A founding staff member at the United States Holocaust Museum in Washington, Zapruder was one of the curators for “Remember the Children: Daniel’s Story,” the Museum’s primary exhibition for young visitors. Her book, “Salvaged Pages: Young Writers’ Diaries of the Holocaust,” won the Jewish Book Council’s National Jewish Book Award in the Holocaust category.

In conjunction with Zapruder’s talk, the Holocaust Educator of the Year award will be presented to Caitlin Meehan-Draper, a teacher at Samuel L. Green Elementary, and students from the Donald R. Mintz Youth Leadership Mission of the Anti Defamation League will be recognized. The program is free and open to the community.

Gates of Prayer in Metairie will have a Holocaust memorial service on April 15 at 6:15 p.m., led by the congregation’s teens.

Touro Synagogue in New Orleans will have a program on the Voices of Spiritual Resistance in Terezin, a musical exploration of cultural life in the Theresienstadt ghetto. Led by Cantor David Mintz, it will follow the 6 p.m. Shabbat service on April 17.

The annual Shreveport commemoration rotates among several houses of worship, and this year’s 32nd annual event will be at St. Mark’s Cathedral on April 19 at 3 p.m. The Very Rev. Alston Johnson, dean at the cathedral, is chairing the service.

Nico Van Thyn, son of Holocaust survivors Rose and Louis Van Thyn, who lived in Shreveport, will share stories about what it means to be the child of survivors.

The winning entries from a middle and high school Holocaust literature contest will be read. Over 100 essays and poems were submitted on the topic of Gordon Allport’s stages of prejudice, mentioning an event from the Holocaust and a contemporary example of that stage.

The service will include the lighting of 11 memorial candles for the 11 million lost during the Holocaust. The St. Marks choral groups will present musical selections.

On April 13, Centenary College in Shreveport will hold a Van Thyn Lecture, “The Gender of Genocide: Women, Men and the Holocaust” with Pascale Bos, Associate Professor of Germanic Studies and affiliated faculty in the Comparative Literature, Women’s and Gender Studies, Center for Russian, East European and Eurasian Studies and Jewish Studies Programs at the University of Texas at Austin. The 7 p.m. talk will be in the Whited Room at Bynum Commons.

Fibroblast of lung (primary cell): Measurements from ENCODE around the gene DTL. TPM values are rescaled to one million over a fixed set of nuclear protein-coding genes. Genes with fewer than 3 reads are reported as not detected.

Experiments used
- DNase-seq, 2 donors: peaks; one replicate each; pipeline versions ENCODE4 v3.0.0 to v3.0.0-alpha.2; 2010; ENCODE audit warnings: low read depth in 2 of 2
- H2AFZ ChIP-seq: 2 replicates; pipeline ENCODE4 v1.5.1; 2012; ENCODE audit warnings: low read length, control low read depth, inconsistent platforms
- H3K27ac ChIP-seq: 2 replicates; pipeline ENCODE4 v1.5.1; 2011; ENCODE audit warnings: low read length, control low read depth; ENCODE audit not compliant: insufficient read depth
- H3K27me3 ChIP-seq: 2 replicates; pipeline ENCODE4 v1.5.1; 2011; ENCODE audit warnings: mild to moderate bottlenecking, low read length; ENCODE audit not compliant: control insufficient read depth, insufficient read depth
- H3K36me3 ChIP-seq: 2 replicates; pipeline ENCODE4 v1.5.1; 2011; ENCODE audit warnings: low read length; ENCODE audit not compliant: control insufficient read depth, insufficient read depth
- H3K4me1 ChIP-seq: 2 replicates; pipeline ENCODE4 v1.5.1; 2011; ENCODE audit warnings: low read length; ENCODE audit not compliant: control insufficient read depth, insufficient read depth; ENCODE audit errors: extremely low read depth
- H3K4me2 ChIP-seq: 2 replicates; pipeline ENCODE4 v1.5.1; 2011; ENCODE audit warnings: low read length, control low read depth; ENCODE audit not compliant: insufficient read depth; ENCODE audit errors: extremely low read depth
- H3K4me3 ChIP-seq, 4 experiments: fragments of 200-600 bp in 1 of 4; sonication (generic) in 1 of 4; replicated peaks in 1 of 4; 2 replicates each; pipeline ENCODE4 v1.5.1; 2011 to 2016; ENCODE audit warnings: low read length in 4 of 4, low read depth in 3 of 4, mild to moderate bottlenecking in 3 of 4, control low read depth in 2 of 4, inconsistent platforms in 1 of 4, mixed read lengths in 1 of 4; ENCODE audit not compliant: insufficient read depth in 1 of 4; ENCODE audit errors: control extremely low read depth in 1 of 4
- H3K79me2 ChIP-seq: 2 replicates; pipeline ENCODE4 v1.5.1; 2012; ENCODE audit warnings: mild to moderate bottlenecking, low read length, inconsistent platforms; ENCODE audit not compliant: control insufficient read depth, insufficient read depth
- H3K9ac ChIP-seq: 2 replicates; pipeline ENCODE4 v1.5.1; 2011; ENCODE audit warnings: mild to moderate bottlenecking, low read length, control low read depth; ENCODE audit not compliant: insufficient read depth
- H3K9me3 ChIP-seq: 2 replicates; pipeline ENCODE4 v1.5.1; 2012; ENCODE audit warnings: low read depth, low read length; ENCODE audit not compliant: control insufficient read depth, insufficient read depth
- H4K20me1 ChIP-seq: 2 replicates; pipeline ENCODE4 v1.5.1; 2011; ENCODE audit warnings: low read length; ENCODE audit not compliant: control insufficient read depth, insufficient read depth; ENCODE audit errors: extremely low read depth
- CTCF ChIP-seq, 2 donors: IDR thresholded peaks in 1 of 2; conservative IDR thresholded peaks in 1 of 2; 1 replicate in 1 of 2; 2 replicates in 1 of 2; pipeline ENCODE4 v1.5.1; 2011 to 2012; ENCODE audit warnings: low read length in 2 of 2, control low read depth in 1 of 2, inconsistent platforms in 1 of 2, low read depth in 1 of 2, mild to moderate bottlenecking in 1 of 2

The Gulfport Jewish community will host a Yom HaShoah program on April 16 at Beth Israel, starting at 6:30 p.m. “Unto Every Person There Is A Name” will fature speaker Joseph Metz, a student at Mississippi State University who is the grandson of Gilbert Metz, a Holocaust survivor who lived in Mississippi.

At Jackson’s Beth Israel, Roger Grunwald will present the one-person play “The Mitzvah Project” on April 18 at 7 p.m. The play explores “one of the most astonishing stories of the Second World War,” the tens of thousands of German men known as “mischlings,” a derogatory term for men who were assimilated or converted but had one or two Jewish grandparents, but still served in Hitler’s army. The story is told through the experiences of Christoph Rosenberg. After the play, Grunwald will lead a discussion. The event is free and open to the community, and is presented in cooperation with the Goldring/Woldenberg Institute of Southern Jewish Life.